N.C. Bar Association president: Moving our courts forward
By Catharine Arrowood
One of the founding principles of our state and country is fair and equal access to the courts without delay. This is becoming harder and harder in North Carolina. While our population has grown 18.5 percent since 2000, funding for the court system’s operating budget has been reduced 41.4 percent and its workforce cut by 10 percent over the last six years.
More people mean more divorces, child custody fights, debt collection actions, probates, criminal proceedings and appeals. Simply put, while our population has been increasing by double digits, court funding has been declining.
What does this mean to the average North Carolinian? The lack of funding and personnel means your court case will take longer and it puts pressure on district attorneys to offer plea bargains in criminal cases due to the backlog created by the lack of judges.
According to the National Center for State Courts, North Carolina’s courts are understaffed by more than 500 positions or almost 9 percent of the court’s workforce.
Court funding has dropped from 3 percent of our state budget to 2.2 percent. Many of our court personnel work two jobs to survive while others are working longer hours trying to fill the void created by the over 500 unfilled positions. In addition, our courts continue to lack the technology that our citizens expect and deserve. The electronic system that our law enforcement uses today effectively stops at the courthouse steps.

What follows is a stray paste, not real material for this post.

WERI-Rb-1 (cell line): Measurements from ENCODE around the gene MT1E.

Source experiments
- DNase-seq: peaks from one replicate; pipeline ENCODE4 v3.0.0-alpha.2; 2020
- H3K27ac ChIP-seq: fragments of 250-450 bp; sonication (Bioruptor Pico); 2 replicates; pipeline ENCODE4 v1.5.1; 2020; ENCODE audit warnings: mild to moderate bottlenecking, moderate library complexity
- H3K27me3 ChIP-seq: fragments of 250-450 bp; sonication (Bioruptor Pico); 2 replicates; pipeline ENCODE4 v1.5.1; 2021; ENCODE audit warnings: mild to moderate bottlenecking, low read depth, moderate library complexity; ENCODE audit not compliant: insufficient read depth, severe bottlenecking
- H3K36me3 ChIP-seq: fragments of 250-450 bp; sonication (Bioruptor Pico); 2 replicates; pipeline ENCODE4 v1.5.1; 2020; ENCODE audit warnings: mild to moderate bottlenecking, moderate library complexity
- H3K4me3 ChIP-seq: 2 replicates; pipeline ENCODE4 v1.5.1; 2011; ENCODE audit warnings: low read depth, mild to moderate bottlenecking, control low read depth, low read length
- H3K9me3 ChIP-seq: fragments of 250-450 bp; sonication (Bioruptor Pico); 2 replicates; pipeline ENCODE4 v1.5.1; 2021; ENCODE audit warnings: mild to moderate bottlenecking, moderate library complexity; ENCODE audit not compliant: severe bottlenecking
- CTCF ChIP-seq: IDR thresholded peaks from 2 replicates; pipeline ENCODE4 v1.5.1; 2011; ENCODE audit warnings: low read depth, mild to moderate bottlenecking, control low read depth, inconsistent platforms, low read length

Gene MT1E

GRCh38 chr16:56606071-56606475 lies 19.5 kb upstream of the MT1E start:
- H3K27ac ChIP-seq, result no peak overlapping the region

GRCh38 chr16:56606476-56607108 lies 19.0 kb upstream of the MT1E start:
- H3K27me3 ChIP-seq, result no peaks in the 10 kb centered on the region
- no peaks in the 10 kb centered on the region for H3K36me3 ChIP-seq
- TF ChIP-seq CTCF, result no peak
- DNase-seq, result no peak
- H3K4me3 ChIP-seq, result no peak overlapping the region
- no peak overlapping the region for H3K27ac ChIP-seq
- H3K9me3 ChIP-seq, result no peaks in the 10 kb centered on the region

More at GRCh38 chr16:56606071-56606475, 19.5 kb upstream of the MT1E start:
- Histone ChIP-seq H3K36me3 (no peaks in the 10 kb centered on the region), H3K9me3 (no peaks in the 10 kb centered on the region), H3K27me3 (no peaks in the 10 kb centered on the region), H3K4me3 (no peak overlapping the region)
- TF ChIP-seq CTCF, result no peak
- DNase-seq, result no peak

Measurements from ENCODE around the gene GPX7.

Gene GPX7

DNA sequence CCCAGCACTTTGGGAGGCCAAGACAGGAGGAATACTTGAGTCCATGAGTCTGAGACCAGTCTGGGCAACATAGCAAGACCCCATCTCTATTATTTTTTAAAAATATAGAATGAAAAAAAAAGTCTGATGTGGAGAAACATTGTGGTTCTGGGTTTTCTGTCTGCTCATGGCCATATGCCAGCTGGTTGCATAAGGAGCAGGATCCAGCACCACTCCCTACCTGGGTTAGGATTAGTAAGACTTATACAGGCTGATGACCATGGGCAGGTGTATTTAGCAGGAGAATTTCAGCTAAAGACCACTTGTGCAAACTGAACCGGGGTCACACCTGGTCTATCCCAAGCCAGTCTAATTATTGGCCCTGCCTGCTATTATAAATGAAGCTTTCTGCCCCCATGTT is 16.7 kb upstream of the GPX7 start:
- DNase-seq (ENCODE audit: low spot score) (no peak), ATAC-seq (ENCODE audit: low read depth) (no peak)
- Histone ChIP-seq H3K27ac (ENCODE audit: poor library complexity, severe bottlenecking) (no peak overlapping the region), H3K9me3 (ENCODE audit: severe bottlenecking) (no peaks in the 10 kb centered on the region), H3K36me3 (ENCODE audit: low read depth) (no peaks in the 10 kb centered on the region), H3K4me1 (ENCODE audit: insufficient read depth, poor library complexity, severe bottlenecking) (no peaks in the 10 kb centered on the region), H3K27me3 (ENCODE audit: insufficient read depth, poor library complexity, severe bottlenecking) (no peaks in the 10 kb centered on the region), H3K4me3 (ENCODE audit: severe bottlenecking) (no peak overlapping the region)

North Carolina Bar Association representatives met with Chief Justice Mark Martin and legislative leaders to discuss the challenges facing our court system. These conversations were very productive and there is an understanding that we must increase court funding in the next budget year. This additional investment will help fund the basic operations of the court system and can be used to hire additional court personnel to deal with our growing population.
Money alone will not fix everything. Chief Justice Martin is creating a commission to evaluate North Carolina’s judicial system and offer recommendations for improving the process. The North Carolina Bar Association is looking forward to participating and assisting the commission in developing recommendations.
While the commission studies ways to make our court system more efficient, we need to increase court funding now. This will enable the court system to address critical personnel and compensation needs, after which it can begin to address electronic filing and technology issues.
Moving our courts forward is good for our citizens, good for business and good for our economy.
Catharine Arrowood is president of the North Carolina Bar Association.
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